In your thread thread184-1777988: Parsing a Tab-Delimited File I told you when it comes to appending CSV into a Foxpro DBF, Foxpro expects yyyymmdd. That's documented in the help for the SDF format in both the help chapters on APPEND and COPY TO, but also valid for CSV. You also get CSV imported correctly if you format to US format on US Windows, both FoxPro and Excel don't limit CSV import to need that yyyymmdd format, but in case you don't you depend on current settings. When you make a query converting date columns into any textual format, you have a string column and then exporting to excel via COPY TO TYPE XLS/XL5 or also EXPORT is not looking at your char column as a date anymore, brings over the textual value as textual value. Just keep it at a date type column in VFP and it gets transferred into a date type cell in the Excel sheet.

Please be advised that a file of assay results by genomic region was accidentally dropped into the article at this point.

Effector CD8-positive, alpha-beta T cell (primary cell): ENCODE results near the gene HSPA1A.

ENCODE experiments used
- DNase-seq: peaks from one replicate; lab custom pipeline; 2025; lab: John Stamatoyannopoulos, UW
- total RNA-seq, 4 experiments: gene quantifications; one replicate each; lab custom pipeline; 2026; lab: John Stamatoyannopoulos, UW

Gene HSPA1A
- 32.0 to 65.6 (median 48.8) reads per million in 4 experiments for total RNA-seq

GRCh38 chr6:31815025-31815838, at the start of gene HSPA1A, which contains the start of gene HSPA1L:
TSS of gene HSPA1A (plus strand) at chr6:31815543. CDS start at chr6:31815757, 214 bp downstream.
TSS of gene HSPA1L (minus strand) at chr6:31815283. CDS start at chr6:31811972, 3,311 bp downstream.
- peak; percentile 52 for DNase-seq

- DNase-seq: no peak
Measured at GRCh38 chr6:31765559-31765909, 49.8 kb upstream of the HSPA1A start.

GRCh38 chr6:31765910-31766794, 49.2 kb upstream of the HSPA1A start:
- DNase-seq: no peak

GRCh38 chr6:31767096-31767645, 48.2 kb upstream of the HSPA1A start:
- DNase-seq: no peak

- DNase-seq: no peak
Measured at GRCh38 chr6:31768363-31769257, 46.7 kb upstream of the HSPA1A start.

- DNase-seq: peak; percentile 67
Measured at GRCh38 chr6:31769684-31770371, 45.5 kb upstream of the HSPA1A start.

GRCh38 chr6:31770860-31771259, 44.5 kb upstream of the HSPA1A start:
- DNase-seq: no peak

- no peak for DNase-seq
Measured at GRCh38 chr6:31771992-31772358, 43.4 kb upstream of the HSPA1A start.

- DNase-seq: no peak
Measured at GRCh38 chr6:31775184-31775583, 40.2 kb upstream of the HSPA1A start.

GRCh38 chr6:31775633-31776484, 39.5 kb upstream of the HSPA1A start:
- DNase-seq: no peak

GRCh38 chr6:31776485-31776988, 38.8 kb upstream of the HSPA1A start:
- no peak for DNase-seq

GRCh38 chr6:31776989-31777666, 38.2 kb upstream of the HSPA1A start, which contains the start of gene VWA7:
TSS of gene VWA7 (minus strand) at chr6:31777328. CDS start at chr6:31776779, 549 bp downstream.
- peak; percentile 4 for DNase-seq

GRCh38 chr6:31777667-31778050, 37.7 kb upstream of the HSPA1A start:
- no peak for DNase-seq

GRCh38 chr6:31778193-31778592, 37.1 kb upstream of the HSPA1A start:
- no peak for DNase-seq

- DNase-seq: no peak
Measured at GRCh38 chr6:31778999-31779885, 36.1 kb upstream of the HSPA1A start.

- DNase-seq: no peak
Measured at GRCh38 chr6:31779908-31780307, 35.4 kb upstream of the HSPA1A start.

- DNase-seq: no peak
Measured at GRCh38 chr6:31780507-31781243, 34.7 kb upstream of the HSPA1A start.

Finally, to make the point clear and address your post subject "Date Conversions": That's already your error. You DON'T convert a FoxPro date to text before Excel export, you only do so before or at SDF/CSV export. There is only harm in converting dates to text here. No matter, if you use COPY TO TYPE XLS/XL5, EXPORT TYPE XLS/XL5 or automate Excel and fill in cells, you don't convert to text in that steps in the hope Excel then converts back to date. COPYTO/EXPORT has VFP runtime knowledge about building an XLS binary file containing the date as Excel needs it in his binary native format, using OLE automation that type conversion is done by OLE via using the intermediate OLE date type (OLE is used to mediate between different programming languages and applications, called type marshalling, it happens for example when setting an excels Cell(row,col).Value = DATE(), for example, the OLE server takes in VFPs native DATE as OLE date and puts it in as Excel date, for text properties SYS(3101) can help making the correct codepage conversion, but native types like date don't need that), as OLE is the link between any languages own native binary date type. This is not your concern. This only get's a conversion temporarily as text again, if you're using the dreadful _vfp.DatatoClip(). To make that work, you need to set the Excel sheet column format before pasting, as you then paste a fully textual tab delimited _cliptext. It's often seen as advanced and performant, but it's backward, it's totally unelegant, imitating what you manually do. Whenever I'm bound to manually copy&paste data from one applications grid into excel sheets I already expect to need to fix some columns, the clipboard is the least effective transfer medium to transport different types. There are different types clipboard formats, but all of them only are for the whole clipboard, eg images can be copy and pasted, but DataToClip is not keeping your VFP data as native type single values all just somehow magically separated by tabs. Conversion to text always risks any data you want to arrive as what it was to arrive as text instead.